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Nuclear Pakistan - credit where it is due

peagle

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Please stop your anti AQ Khan slander and wild accusations-" A.Q. Khan always wanted Pakistan to work only on Uranium weapon as compared to Plutonium because (he thought and tried to convince Gen Zia) Plutonium route involved highly complex and sophisticated procedures and processes but PAEC knew better. "

The key ingredient for Pakistan's success was ISI and other agencies who rose up to the challenge and worked their magic. The workings of ISI could make a hundred Hollywood movies and they are a mysterious lot, like the guy below:-

View attachment 674439
Sorry but you are sorely mistaken.
Pakistans nuclear program is a prime example of when Pakistan worked as a nation.
Everyone, I mean everyone played their part, no single agency or individual play an extraordinary role, they were all extraordinary.

The civilians, politicians, civil servants, the military, intelligence agencies, the diplomats, they and more, everyone played their part. And, for the record it was a civilian-led program, army or ISI were not involved until Zia came to power, even then the lead was always by the civilians. we should be proud of the fact that we worked and achieved as a nation, rather than trying to push forward any individual or any institution.

Please read,
Eating Grass, the making of the Pakistani Bomb
by Feroz Hassan Khan

It is beautifully written, the only definitive book on the Pakistani nuclear program,
highly recommended.
 

khansaheeb

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Sorry but you are sorely mistaken.
Pakistans nuclear program is a prime example of when Pakistan worked as a nation.
Everyone, I mean everyone played their part, no single agency or individual play an extraordinary role, they were all extraordinary.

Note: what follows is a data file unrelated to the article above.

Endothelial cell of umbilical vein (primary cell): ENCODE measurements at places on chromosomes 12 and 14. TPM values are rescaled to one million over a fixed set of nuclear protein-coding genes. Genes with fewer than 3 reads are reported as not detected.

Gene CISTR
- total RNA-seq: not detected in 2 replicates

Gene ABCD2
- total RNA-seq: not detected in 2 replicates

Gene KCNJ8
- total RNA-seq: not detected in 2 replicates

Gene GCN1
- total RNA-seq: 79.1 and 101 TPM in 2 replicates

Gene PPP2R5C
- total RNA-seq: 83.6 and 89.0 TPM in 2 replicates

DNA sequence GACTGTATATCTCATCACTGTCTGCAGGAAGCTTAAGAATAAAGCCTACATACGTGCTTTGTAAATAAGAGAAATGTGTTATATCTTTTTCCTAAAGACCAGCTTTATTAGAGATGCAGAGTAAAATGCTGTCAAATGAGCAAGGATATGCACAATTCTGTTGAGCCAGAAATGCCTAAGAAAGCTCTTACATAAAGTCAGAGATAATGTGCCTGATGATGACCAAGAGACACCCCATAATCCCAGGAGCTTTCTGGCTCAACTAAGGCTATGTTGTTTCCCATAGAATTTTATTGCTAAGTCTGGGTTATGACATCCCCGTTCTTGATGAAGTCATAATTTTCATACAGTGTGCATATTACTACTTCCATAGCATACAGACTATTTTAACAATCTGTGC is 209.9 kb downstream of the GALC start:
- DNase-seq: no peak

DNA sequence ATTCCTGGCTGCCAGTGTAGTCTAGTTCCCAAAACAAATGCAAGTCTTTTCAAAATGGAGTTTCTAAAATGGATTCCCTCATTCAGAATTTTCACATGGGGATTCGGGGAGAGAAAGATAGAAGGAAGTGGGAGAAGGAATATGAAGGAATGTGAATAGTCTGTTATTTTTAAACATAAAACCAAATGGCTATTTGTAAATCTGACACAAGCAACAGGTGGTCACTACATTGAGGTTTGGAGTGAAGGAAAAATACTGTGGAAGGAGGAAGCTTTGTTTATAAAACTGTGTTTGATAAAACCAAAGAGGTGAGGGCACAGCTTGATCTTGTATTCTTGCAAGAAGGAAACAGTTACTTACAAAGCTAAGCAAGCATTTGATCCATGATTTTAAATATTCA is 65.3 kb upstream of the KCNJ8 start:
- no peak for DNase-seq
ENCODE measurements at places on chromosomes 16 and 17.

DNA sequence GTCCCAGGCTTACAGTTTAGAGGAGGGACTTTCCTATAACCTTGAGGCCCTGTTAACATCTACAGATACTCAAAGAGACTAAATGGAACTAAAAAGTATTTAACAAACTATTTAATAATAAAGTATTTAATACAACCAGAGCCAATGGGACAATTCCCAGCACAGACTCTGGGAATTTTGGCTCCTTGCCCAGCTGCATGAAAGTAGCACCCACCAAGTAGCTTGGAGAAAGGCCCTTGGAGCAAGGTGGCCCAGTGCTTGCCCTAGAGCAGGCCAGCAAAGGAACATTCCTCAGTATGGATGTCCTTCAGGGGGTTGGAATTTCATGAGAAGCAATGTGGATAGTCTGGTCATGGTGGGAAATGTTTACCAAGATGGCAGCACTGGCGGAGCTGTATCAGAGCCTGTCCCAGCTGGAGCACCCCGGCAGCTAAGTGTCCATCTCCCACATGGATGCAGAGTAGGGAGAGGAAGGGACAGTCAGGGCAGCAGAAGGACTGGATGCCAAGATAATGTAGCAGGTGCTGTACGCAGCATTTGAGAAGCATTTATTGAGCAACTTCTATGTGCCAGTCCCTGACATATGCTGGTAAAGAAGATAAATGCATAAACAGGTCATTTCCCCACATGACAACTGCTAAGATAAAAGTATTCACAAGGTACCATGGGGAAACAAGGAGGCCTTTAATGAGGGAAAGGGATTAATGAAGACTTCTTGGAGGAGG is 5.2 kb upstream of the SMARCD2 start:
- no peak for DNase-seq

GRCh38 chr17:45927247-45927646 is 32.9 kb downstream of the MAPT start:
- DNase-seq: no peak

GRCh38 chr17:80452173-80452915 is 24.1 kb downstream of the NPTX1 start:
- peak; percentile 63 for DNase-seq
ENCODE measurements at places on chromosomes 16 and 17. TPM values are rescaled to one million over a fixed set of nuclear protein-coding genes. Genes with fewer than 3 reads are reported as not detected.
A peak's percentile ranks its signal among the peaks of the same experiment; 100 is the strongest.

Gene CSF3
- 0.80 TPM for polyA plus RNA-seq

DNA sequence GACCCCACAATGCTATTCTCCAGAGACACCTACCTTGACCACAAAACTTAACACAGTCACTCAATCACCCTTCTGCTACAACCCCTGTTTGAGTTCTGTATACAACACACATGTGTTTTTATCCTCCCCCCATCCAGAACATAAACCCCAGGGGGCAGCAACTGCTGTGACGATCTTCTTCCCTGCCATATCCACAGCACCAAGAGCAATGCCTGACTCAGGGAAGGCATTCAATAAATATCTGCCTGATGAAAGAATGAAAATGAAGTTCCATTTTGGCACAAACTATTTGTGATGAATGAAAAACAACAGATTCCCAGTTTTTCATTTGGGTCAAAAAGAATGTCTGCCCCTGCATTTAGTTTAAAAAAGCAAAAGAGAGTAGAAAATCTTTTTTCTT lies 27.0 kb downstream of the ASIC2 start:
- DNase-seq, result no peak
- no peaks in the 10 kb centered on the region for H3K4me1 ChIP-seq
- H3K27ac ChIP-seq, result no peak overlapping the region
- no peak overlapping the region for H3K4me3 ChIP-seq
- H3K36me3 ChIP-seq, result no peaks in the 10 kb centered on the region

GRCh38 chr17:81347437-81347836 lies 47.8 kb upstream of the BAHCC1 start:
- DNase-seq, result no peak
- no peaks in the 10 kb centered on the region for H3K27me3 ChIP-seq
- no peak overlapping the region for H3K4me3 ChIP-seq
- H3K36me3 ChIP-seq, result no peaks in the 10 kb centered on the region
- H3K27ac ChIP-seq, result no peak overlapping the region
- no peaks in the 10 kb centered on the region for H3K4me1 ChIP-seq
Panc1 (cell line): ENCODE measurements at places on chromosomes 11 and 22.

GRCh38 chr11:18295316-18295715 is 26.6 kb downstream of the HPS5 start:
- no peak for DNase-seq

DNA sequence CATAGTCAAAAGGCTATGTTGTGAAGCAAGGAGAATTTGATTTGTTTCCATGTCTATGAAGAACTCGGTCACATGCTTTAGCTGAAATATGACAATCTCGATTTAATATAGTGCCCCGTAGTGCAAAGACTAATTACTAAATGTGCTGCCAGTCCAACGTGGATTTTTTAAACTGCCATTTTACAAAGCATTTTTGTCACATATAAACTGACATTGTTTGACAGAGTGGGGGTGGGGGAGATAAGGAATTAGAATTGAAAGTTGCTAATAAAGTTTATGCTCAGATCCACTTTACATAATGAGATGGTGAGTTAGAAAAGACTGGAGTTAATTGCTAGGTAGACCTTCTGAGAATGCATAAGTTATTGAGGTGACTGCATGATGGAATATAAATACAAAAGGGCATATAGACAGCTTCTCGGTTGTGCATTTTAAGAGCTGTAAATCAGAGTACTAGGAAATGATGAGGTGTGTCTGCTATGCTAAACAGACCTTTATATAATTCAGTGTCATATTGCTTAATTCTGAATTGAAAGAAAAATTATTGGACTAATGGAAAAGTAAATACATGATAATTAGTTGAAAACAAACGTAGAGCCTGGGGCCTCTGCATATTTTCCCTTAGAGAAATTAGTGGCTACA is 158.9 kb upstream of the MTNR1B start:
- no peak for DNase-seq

The civilians, politicians, civil servants, the military, intelligence agencies, the diplomats, they and more, everyone played their part. And, for the record it was a civilian-led program, army or ISI were not involved until Zia came to power, even then the lead was always by the civilians. we should be proud of the fact that we worked and achieved as a nation, rather than trying to push forward any individual or any institution.

Please read,
Eating Grass, the making of the Pakistani Bomb
by Feroz Hassan Khan

It is beautifully written, the only definitive book on the Pakistani nuclear program,
highly recommended.
A general always gets credit for winning the war, and Architect gets credited for building a building etc, AQ Khan gets the credit for building the bomb.
 

peagle

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A general always gets credit for winning the war, and Architect gets credited for building a building etc, AQ Khan gets the credit for building the bomb.
Again, you are being over simplistic.

Please do not base your knowledge and opinions on what you have read in few articles or what people have told you.
Please read the only definitive book written on this subject, there is an entire story behind the bomb, and Khan was merely a part of that story, not even the main character.

By, ignoring everyone who made strong and valid contributions by only highlighting a single person, you and we intentionally disrespect everyone else who spent their lives for Pakistan, that's a lot more then anyone on this forum will ever do.

It is because of all of them, those who worked on our nuclear program, that today we stand as a confident nation. Khan did good things, but he was nothing but a player among many others. Lets not disrespect others, that would be a shame.
 

khansaheeb

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Again, you are being over simplistic.

Please do not base your knowledge and opinions on what you have read in few articles or what people have told you.
Please read the only definitive book written on this subject, there is an entire story behind the bomb, and Khan was merely a part of that story, not even the main character.

By, ignoring everyone who made strong and valid contributions by only highlighting a single person, you and we intentionally disrespect everyone else who spent their lives for Pakistan, that's a lot more then anyone on this forum will ever do.

It is because of all of them, those who worked on our nuclear program, that today we stand as a confident nation. Khan did good things, but he was nothing but a player among many others. Lets not disrespect others, that would be a shame.
Stop trying to be smart. Whether you like it or not or accept it or not the key and most significant step in the nuke program was nuclear fuel. AQ Khan made it happen, it doesn't matter how he did it the fact is he made it materialise and that's why the hindjews despise him so much. It's not a matter of disrespecting anyone it is a matter of recognition and AQ Khan deserves recognition. But no doubt there are other heroes who contributed in the making of the bomb whose contributions are to classified to be revealed. Any way AQ Khan is the face of Pakistan's nuke program whether he agreed to it or not.